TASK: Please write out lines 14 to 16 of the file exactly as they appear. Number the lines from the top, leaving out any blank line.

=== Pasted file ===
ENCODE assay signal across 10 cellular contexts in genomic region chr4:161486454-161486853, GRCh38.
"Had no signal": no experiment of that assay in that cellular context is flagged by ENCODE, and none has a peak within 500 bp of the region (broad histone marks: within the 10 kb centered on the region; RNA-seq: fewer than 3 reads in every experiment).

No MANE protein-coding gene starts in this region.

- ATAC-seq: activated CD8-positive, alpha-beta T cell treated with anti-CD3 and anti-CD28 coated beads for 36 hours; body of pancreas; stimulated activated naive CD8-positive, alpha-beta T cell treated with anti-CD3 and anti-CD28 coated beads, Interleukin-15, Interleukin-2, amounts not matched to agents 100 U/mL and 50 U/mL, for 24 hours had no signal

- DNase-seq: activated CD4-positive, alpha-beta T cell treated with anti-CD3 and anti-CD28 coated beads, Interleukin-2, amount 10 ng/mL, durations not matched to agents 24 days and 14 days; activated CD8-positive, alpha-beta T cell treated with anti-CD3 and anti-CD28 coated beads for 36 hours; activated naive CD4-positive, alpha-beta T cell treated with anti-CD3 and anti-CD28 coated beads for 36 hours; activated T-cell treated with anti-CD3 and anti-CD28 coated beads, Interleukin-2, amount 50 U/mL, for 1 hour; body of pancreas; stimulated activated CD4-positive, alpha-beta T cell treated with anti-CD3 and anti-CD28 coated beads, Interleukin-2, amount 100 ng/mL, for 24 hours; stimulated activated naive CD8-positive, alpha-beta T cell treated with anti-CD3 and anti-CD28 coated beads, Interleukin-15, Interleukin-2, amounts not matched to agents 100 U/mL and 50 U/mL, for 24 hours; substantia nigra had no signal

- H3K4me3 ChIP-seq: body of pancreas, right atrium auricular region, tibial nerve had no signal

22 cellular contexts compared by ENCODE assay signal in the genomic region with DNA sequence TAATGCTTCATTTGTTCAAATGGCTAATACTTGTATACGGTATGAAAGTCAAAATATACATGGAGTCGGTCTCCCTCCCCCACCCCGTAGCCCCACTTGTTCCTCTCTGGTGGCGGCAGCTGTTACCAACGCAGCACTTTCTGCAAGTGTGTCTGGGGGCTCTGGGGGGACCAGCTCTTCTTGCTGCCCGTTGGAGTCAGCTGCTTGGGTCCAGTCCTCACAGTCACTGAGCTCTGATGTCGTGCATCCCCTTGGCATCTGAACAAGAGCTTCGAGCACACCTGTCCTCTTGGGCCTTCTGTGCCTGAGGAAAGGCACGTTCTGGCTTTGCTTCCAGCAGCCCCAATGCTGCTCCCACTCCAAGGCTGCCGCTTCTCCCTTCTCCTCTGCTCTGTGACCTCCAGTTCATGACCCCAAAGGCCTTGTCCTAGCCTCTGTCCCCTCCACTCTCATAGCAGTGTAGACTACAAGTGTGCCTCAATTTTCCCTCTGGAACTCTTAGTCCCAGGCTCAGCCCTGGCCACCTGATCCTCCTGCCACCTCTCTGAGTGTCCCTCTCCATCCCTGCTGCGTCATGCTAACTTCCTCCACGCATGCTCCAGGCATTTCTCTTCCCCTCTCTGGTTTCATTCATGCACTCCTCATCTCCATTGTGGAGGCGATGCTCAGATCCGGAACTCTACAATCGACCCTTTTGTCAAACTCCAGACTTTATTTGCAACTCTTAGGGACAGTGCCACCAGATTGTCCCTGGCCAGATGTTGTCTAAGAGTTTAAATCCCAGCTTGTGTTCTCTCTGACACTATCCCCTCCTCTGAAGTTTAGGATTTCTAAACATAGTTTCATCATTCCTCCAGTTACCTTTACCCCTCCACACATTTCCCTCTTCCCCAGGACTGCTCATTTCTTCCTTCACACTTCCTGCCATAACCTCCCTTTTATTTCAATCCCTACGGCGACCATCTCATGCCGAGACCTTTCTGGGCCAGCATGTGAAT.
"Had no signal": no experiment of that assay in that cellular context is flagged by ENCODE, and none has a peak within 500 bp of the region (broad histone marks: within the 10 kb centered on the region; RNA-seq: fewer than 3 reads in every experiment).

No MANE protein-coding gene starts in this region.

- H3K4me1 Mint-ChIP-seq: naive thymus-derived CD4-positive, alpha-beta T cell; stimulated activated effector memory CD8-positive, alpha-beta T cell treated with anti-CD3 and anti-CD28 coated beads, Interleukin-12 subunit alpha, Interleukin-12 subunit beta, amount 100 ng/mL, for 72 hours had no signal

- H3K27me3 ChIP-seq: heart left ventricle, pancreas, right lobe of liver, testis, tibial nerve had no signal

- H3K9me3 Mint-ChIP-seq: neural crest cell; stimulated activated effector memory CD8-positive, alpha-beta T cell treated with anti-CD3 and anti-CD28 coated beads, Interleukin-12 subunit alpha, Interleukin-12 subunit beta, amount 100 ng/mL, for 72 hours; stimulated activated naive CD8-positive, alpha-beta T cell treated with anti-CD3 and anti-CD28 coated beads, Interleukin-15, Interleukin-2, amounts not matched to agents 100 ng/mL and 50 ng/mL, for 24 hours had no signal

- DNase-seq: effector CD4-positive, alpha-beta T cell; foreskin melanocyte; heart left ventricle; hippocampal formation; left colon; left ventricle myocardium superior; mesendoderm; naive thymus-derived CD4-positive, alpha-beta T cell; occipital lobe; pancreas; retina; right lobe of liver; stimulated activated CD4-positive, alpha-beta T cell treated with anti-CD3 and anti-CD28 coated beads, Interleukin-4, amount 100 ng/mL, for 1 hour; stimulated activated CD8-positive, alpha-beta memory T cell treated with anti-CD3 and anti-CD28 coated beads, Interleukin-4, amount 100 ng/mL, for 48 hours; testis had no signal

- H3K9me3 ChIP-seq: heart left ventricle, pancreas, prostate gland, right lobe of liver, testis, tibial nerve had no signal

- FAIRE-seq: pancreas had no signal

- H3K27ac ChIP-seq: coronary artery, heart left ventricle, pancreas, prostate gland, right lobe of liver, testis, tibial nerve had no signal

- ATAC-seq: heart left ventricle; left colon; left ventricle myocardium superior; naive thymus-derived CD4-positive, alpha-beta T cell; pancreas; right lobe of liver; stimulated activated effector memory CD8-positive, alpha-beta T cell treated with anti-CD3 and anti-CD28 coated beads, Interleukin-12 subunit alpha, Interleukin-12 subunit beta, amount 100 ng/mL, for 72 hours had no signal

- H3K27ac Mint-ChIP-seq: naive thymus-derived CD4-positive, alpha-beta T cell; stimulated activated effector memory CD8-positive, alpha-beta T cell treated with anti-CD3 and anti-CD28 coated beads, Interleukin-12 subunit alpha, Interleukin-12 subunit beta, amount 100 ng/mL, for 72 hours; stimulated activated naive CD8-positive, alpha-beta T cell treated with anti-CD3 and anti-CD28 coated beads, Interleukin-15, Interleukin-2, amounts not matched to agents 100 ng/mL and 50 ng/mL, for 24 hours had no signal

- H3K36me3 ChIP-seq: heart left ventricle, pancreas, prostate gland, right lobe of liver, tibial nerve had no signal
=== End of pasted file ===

- H3K9me3 ChIP-seq: heart left ventricle, pancreas, prostate gland, right lobe of liver, testis, tibial nerve had no signal

- FAIRE-seq: pancreas had no signal

- H3K27ac ChIP-seq: coronary artery, heart left ventricle, pancreas, prostate gland, right lobe of liver, testis, tibial nerve had no signal